This past weekend, I took a trip to New York City. By myself. Via Megabus. It was my first solo trip to the city (second time there ever) and my first time on a Megabus. Naturally, I was nervous, but I had a plan to meet my friend there and stay the night with her, so not as nervous as I might have been otherwise. So I would like to tell you some things about the Megabus, for those of you who have never been on one, or may be contemplating a trip in the near future.
First of all, I’d like to say that I had some previous (mis)conceptions about Megabuses. I pictured a Megabus as a grimy, single-level bus with a disgusting bathroom, half-full of dirty, crazy people. I thought the bus would be super sketchy and I was prepared to avoid eye contact at all times and hug my purse close for eight hours. Quite the contrary.
In keeping with my fear of being late for anything I lined up under the Convention Center in Pittsburgh forty minutes early. (But I still wasn’t the first one.) And I saw a lot of twenty-something kids–this was expected: the bus is pretty cheap. But they were like me, dressed like me, acting like me, college grads taking a trip to the Big Apple. Definitely not crazy people. Oh, don’t get me wrong, some people were very interesting. But I wouldn’t have called anyone crazy. I was surprised to see some families. Not surprised to see a few foreigners. Surprised at how much luggage some people had with them. Surprised at the length of the line–the bus was completely full.
The big blue bus pulls up–double decker, clean, with wi-fi and electrical outlets, and a moderately clean bathroom. Since I was in the front of the line, I got my pick of the seats. Figuring a window seat is a good thing, I sat on the top level, near the back staircase (in case of bathroom emergency) and was soon joined by a large, twenty-something guy. I didn’t speak to him. The last thing my dad said as he dropped me off was “Don’t talk to strangers.” Oh, parents. But I took his advice just in case. So the only words that passed between us were from me–“Would you mind putting this in the trash bag next to you?” He fell asleep on his lap leaning toward me and his sleeve kept touching my arm. But otherwise, a good seatmate, I suppose. The eight hour trip passed uneventfully with an unexpected rest stop (I thought buses didn’t stop. You’re hungry? Tough luck. But I guess I was wrong about that too.) So I only had to use the restroom on the bus once. I’m not sure if the window seat was the best idea. But at least I could look out the window easily as we pulled into the middle of Manhattan.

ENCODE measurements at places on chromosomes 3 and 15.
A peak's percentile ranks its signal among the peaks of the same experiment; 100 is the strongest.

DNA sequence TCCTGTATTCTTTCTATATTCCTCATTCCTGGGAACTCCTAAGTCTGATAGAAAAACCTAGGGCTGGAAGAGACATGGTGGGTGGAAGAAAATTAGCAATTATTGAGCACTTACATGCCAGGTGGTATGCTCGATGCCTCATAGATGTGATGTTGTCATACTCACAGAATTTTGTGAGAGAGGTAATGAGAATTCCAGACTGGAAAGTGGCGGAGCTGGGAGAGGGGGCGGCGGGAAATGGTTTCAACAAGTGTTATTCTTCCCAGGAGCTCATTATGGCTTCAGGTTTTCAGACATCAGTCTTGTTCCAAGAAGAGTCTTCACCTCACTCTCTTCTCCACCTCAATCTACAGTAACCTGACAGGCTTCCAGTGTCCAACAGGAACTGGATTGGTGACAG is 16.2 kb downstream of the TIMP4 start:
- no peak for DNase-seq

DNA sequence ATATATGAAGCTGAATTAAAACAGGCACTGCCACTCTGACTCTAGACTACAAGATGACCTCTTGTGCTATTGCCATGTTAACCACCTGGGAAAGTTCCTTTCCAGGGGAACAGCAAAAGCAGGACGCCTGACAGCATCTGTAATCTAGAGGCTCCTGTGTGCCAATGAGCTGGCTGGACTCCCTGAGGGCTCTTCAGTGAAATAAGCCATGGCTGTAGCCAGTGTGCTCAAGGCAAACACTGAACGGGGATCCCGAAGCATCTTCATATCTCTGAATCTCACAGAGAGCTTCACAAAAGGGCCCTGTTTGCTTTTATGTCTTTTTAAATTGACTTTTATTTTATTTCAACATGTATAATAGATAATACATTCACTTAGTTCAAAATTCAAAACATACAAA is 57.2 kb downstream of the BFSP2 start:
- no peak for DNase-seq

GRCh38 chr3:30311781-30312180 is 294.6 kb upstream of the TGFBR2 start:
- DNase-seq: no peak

Return trip–a little different. This bus left at 4:20pm and wouldn’t get to Pittsburgh until midnight. I got a window seat again. More twenty-somethings this time. My seatmate was a girl about my age. And she promptly fell asleep on my shoulder. I shifted as far to the window as I could to avoid her mass of frizzy hair. She wore her headphones the whole time and I could hear the lyrics of every song she listened to. She took her shoes off and put her bare feet up on the seat in front of her. Needless to say we didn’t speak. The only words that passed between us were hers, asking “Would you like a piece of gum?” This trip took a half hour longer than expected. But after we dropped some passengers off at State College, my seatmate moved, I put my feet up next to me, and fell into an uneasy sleep for the rest of the trip.
So, note to self (and others) about the Megabus:
1. Bring hand sanitizer. The first bus was out of sanitizer in the bathroom and I was thoroughly disgusted the rest of the trip thinking of myself and all the other people not sanitizing our hands and touching all the same handrails.
2. Wear pants. Unless you enjoy the itching of raw wool seat cushions feeling like a bazillion bugs and needles digging into the skin of your bare thighs.
3. Bring a sweatshirt. The driver said he could adjust the temperature, but I was freezing for eight hours. And it seemed that no one else was, so why would he adjust it just for me? I pulled out all the extra t-shirts I had brought (one) and laid it on my lap, trying to think warm thoughts.
4. Pack more food than you think you can eat. With not much to do for eight hours, my brain just kept telling me I was hungry. And the rest stop is not something to rely on.
5. If you don’t have headphones, invest in earplugs. On the return trip there were two extremely chatty girls who couldn’t get seats next to each other. They yelled across the aisle instead. The whole bus now knows all about this girl’s interview, her friends who live in the city, her classes she took for jewelry-making, the contents of her portfolio, (which must have at least seven two-dimensional pieces and six three-dimensional pieces. Girl on the Megabus, if you read this, I am very proud of you, keep up the good work and I hope you get the job), etc, etc.
6. Don’t drink too much water. Have water, just in case. But don’t drink it unless absolutely necessary. Better to not even have to use that tiny little bus bathroom, especially while the bus is in motion.
I hope these tips help someone out on their next journey. I will most likely take a Megabus again in the future. It was a cost-effective way to travel without too much hassle. But of course, now I will be better prepared.